It's not living up to the hype.
Unhappy Amazon shoppers vented on Wednesday about its "Prime Day" sales, slamming the online retailer with the hashtags that included: #unhappyPrimeDay, #AmazonFail, #gobacktosleep, and #PrimeDayFail.
Amazon (Tech30) had promoted the 24-hour sale event as having "more deals than Black Friday" and teased major savings on electronics, home appliances and baby products. ,
But based on the response on social media, the site's "Lightning Deals" weren't that electric and some products sold out in a matter of seconds.
Addressing complaints on social media Wednesday morning that desired products were not being discounted, Amazon said, "We have years of experience with these types of events and we stagger the deals to make sure the fun will last through tonight."
"Prime Day has been exciting so far," Amazon told CNNMoney in a statement. "We strive to have Earth's largest selection so deals range across all 40 product categories including back-to-school supplies, outdoor items, fashion, beauty and even things to stock-up your cupboards."
Later Wednesday, Amazon said that, by at least one measure, "Prime Day" had surpassed last year's Black Friday. "Prime Day peak order rates have already surpassed 2014 Black Friday," Amazon told CNNMoney, using a term that the company said refers to the speed with which customers are ordering once they enter the site.
Still, the backlash on Twitter was notable.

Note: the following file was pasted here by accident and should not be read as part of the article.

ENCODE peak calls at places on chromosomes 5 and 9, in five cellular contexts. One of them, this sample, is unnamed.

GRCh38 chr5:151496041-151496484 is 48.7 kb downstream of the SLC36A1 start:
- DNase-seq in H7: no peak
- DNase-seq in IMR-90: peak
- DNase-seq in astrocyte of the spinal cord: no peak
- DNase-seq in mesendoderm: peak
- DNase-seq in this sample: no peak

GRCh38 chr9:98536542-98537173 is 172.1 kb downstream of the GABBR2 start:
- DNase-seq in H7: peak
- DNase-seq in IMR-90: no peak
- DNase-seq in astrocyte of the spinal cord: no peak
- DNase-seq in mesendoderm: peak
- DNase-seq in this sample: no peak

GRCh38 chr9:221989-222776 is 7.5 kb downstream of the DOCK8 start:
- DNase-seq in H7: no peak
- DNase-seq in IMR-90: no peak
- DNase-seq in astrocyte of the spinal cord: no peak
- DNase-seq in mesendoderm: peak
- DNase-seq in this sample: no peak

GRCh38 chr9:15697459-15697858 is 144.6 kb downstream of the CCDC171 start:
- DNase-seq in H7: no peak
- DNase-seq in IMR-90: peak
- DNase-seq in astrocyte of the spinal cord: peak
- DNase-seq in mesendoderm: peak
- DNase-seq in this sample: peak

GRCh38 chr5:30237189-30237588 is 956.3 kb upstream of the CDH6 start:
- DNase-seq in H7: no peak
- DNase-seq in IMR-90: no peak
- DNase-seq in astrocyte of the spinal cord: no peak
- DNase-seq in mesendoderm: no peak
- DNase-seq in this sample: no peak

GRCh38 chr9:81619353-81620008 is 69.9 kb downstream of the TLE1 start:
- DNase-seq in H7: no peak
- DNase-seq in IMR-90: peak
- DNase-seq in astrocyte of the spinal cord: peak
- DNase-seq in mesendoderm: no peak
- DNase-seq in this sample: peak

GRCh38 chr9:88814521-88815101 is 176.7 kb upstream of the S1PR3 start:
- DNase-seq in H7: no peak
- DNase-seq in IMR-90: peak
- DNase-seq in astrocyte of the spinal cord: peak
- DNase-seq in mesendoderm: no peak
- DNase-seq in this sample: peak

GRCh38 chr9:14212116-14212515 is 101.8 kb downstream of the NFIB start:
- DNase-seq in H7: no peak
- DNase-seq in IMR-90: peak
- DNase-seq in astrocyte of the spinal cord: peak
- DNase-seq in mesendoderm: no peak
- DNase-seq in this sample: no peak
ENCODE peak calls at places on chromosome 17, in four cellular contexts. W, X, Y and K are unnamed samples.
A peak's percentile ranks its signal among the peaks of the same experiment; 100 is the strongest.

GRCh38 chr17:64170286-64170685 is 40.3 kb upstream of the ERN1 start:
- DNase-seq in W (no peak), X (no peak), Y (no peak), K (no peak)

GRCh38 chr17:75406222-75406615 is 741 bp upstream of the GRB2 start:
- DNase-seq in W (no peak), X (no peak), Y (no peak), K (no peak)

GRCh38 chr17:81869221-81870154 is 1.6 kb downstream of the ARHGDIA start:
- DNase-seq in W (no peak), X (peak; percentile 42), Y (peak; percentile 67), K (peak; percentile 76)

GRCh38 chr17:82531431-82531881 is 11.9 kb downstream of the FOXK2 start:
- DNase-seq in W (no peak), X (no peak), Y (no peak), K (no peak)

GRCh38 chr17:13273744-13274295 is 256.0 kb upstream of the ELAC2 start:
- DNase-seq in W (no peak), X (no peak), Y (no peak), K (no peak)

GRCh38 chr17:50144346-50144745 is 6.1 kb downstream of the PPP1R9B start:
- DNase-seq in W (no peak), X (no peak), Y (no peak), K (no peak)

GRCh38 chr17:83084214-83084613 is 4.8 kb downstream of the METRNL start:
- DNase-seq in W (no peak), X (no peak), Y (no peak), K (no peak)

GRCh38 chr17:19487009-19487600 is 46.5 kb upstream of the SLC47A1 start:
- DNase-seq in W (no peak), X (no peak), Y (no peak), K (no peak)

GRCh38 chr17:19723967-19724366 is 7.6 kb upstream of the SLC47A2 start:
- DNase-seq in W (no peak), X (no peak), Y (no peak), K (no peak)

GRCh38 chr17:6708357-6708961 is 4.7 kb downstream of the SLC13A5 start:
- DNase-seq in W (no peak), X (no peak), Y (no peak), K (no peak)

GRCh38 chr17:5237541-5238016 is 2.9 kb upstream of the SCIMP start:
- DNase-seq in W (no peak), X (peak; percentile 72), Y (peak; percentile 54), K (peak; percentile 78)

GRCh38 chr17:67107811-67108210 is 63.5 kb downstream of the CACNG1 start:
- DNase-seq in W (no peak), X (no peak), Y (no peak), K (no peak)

One customer on Twitter took issue with Amazon's claim that Prime Day would be bigger than Black Friday, saying it was more like April Fool's Day.
Another frustrated shopper user said the sale items sold out in seconds -- even "a bunch of crap that no one wants..."
Some were perplexed that even items like "sharpies" were gone in a flash, with one person using the hashtag "amazonsucks."
The backlash was captured by one shopper who tweeted: "Now whenever something in my life goes wrong or I have a bad day, I'll say I had a #primeday."
"Jamal" took to Twitter to call it a "horrible sale with misleading promotion. Where's the stuff we want?"
Another user tweeted, "When I die I want whoever's responsible for #AmazonPrimeDay to lower me into my grave so they can let me down one last time."
Many of the users had colorful and entertaining ways of expressing their disappointment.
And "Teressa" went so far as to say the tweets generated by customers were better than the actual deals.
An executive with the Market Track firm told CNNMoney that while "Prime Day" had comparable deals to Black Friday, Amazon hadn't included some of its best-selling items in the sale.
"Although the best Prime Day deals rivaled the best Black Friday deals, Amazon has not included their most in-demand products in their Prime Day event," Vice President of Marketing Traci Gregorski said. "Just under 10% of their best-sellers in high-demand categories like tablets, televisions, toys & games, video games, laptops, digital cameras, and movies/tv shows were included in the event."
Walmart (, which also hosted a mega-sale on Wednesday, didn't seem to be experiencing quite the same blowback as Amazon on social media from shoppers. )